Field Guide to Maryland's Snakes (Order Squamata)
Common Watersnake (Nerodia sipedon)
Photo of Adult Common Watersnake courtesy of Scott A. Smith
24 - 42 inches. Record - 55⅛ inches.
- A highly variable species, but typically heavy-bodied with a large rounded head.
- Often mistaken for “water moccasins” which do not occur in Maryland.
- They have a back pattern of black to reddish-brown blotches which may form crossbands.
- Older individuals may appear one dark color, but close examination should reveal some blotches.
- Reddish-brown to orange-brown “half-moons” on a creamy yellow to pink belly.
- Keeled scales.
- Young are strongly patterned black on a pale gray or light brown background.
Close-up Photo of Common Watersnake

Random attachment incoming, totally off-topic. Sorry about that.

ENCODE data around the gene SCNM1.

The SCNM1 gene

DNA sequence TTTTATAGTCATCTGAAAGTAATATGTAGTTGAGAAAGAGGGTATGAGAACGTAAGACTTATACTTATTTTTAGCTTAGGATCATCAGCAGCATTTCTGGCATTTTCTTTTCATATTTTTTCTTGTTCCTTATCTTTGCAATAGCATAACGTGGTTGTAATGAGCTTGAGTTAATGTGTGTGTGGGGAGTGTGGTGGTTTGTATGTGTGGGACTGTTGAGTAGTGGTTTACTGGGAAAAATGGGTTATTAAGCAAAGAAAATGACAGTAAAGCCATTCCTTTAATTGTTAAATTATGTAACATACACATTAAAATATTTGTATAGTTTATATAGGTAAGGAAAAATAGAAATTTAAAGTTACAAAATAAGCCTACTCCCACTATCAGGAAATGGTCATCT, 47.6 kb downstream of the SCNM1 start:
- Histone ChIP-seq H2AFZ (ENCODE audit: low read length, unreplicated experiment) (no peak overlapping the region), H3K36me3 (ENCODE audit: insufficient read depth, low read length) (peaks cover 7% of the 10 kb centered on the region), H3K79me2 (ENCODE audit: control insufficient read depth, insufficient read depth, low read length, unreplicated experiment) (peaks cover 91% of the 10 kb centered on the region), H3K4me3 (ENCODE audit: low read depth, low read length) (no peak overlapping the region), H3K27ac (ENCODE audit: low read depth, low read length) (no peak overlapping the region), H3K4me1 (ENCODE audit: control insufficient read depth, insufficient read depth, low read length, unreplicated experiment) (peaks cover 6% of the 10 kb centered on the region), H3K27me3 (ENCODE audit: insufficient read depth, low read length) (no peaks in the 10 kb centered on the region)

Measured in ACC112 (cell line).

courtesy of John White
Can be found in or near every type of wetland habitat, from rivers to lakes, and bogs to ponds. Even lives in brackish marshes.
How to Find:
Walk along wetland edges, particularly where there is slow-moving water. Look for basking individuals near escape cover. Warning: water snakes have a reputation for being ill humored. They will readily bite and “musk” upon handling. Non-venomous.
Photo of Common Watersnake Habitat
courtesy of Tony Procheska
Distribution in Maryland:
This snake is found commonly throughout Maryland.